Why fast testing and tracing is essential in battle against Covid-19

As surely as this disease ripped through nursing homes, it is also tearing through Irish society

A senior health official involved in the State’s response to the Covid-19 crisis believes that if aliens were dreaming up a disease to kill us, it would be Ebola. A gruesome, torturous, terrifyingly infectious disease for which there is no cure, and which kills vast numbers of those it infects.

However, Ebola is too effective – it kills the host before they have a chance to spread it. A disease to interfere with our societies, to frustrate, to impede and to divide – all the while notching up a significant body count – would be Covid-19, the official believes.

As surely as this disease ripped through nursing homes, it is also tearing through Irish society. Intractable problems are being thrown up at every hand’s turn, from childcare and education to sport and public transport.

The turnaround time for testing and tracing to be completed  is the single most important thing for its effectiveness

If there is one hand we have to play against the virus, in the absence of a vaccine, it’s the hope that we can identify and destroy clusters of infection before they get out of control. With this, societies and economies might live alongside Covid-19. Without it, we are in retreat.


Therefore, intense scrutiny of the State's track-and-test effort should come as no surprise. And it's not as if there hasn't been reason for concern. Take, for example, the clear tensions between the National Public Health Emergency Team (NPHET) and the HSE, which last month prompted Paul Reid to complain that directions from NPHET: "commit the HSE to an intensity of implementation which bears absolutely no resemblance to what we previously discussed and has taken no account of what can be achieved by when."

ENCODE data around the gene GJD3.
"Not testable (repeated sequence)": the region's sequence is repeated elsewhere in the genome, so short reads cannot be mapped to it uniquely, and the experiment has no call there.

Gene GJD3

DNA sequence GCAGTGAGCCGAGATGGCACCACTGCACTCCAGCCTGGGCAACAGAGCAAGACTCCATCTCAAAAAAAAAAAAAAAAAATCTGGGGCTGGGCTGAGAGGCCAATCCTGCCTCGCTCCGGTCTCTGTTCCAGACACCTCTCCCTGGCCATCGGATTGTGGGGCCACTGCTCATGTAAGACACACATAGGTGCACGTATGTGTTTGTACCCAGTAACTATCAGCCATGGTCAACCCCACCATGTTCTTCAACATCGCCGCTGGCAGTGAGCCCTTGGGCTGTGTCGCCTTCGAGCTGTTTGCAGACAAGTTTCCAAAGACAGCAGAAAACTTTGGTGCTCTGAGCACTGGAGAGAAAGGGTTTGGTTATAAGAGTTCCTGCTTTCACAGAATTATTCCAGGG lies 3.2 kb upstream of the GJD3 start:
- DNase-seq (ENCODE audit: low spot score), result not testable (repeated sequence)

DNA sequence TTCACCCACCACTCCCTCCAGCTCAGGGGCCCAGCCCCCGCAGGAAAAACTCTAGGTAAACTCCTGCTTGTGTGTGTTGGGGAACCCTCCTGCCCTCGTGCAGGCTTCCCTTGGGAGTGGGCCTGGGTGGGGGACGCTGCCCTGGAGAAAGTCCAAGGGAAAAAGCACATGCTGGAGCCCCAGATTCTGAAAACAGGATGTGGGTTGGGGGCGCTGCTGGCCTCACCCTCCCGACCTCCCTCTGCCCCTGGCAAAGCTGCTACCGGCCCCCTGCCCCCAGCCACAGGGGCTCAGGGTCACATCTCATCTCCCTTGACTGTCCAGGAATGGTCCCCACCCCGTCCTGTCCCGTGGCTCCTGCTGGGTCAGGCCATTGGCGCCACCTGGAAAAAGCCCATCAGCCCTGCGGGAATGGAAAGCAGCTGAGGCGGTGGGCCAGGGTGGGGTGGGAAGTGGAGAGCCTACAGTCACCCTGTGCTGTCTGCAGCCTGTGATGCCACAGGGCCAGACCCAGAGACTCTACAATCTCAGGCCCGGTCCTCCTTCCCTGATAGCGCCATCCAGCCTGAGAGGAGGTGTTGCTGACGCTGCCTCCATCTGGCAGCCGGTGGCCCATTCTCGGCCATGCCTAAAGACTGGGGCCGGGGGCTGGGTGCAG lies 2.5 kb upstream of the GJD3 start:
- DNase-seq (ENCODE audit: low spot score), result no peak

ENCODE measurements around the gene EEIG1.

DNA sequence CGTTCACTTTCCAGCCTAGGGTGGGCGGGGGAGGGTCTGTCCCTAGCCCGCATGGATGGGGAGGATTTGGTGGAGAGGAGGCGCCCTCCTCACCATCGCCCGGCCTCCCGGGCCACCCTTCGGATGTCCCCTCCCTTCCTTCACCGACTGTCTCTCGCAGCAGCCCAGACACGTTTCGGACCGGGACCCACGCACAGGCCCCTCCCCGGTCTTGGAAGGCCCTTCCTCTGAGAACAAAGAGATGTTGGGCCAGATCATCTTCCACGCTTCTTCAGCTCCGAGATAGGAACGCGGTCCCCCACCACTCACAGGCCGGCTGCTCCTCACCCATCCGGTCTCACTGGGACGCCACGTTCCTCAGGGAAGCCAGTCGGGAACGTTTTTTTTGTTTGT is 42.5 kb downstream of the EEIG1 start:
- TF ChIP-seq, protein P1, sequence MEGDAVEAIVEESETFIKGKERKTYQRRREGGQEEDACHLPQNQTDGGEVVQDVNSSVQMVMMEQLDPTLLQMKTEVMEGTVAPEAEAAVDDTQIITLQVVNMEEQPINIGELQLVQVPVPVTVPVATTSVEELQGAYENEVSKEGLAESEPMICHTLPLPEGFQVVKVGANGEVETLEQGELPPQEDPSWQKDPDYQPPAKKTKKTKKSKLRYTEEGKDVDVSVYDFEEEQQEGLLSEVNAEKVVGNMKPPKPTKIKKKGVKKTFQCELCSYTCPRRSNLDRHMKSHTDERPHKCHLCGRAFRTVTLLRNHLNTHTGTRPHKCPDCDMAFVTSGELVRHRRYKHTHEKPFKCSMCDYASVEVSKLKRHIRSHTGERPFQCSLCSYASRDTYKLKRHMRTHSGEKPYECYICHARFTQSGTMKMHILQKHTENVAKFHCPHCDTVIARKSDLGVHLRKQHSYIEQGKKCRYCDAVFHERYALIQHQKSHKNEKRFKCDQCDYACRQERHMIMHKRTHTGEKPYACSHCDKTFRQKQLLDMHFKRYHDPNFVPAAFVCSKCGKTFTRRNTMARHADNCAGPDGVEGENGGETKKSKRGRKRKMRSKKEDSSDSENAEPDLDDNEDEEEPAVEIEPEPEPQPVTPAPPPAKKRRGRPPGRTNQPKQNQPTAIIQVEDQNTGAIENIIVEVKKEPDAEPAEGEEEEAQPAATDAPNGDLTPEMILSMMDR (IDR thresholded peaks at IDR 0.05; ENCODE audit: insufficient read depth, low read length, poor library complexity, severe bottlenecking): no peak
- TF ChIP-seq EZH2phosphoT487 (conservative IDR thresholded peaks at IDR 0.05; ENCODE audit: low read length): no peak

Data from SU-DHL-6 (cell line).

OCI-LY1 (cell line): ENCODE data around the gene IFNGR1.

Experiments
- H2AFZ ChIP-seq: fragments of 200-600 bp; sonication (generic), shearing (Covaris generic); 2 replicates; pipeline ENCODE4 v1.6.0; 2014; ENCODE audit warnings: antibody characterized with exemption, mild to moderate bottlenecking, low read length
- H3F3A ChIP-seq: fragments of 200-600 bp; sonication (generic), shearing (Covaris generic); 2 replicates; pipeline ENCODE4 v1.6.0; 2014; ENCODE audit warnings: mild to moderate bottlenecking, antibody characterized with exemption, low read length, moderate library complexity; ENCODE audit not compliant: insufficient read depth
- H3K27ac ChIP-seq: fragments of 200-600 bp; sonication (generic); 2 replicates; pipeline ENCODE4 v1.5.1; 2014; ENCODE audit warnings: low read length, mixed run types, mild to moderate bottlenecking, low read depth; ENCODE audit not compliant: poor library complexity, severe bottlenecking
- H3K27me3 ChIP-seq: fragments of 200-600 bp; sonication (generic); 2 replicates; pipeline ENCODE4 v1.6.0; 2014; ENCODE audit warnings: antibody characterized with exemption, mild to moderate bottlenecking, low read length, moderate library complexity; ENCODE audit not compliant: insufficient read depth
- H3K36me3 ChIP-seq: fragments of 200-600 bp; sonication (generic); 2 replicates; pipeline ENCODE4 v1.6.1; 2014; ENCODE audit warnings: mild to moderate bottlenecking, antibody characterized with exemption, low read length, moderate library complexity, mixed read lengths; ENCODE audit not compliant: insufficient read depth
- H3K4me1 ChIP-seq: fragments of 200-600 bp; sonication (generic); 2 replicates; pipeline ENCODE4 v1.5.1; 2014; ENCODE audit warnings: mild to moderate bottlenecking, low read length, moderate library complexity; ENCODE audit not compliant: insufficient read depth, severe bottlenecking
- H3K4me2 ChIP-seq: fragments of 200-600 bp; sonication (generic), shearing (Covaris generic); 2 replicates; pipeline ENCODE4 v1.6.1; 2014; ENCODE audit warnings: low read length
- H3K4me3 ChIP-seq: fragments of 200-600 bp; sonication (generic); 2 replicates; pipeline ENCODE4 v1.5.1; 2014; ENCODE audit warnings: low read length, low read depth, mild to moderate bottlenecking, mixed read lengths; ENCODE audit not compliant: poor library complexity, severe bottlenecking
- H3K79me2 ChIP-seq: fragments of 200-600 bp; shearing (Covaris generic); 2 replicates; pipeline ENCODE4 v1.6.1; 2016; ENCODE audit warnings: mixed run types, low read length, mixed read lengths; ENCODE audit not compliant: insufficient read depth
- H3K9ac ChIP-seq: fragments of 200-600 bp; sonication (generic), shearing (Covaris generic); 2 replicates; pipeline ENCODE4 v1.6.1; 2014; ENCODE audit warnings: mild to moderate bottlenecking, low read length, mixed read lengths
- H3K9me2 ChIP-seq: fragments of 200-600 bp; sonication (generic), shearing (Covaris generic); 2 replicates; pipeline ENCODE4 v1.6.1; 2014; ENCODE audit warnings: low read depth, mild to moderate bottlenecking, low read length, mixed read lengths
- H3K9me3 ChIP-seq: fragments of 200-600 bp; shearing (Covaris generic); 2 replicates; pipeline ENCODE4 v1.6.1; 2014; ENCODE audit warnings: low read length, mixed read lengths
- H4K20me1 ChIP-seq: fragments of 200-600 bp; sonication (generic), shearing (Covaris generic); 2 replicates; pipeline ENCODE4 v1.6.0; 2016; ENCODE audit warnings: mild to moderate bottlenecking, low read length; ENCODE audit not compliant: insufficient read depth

Then there’s the technological limitations – data errors and mismatched software – which hold back the process. The head of the National Virus Reference Laboratory, Cillian de Gascun, made clear the impact of these limitations on Thursday. “[It] can be a small thing, an individual or human error at the start, from a data entry perspective it’s very difficult to catch that once it gets into the process.”

Most importantly, there are the criticisms of the turnaround time for testing and tracing to be completed – the single most important thing for its effectiveness. The critics are expert: epidemiologists, immunologists, and public health professionals, with frontline experience. Prof Mary Codd, for example, who established and runs a contact tracing centre in UCD, is also professor of epidemiology and associate dean of public health at the university. This week, she said tracing is "not timely enough yet".

Meaningful progress

The HSE has now set a target, for next week, of clearing 90 per cent of cases through the entire process within three days. If it is achieved, this will be meaningful progress. It must hold together under pressure, as well – the HSE example presumed 450 positive cases a day, or 3,150 a week. But already, we have seen weeks where that figure has far been exceeded – such as the week of April 12th, when there were more than 5,000 positive cases. Mr Reid has said the system can perform no matter the demands, and that must hold true.

HSE chiefs point to the complexity of tracing cases in hospitals and nursing homes – but is there anything to believe cases “in the wild”, when restrictions come down, will be any easier? When the stranger you sit next to on a bus must be found, and contacted? How much can the new system handle before circuit breakers kick in, and we find ourselves back in lockdown?

The State is fond of pointing to the massive effort it has made to set up a test-and-trace system in weeks. This is not in doubt, and neither is the commitment or hard work of all involved. However, what counts is whether the virus can slip through these hastily-constructed defences – which will now be tested in the heat of battle.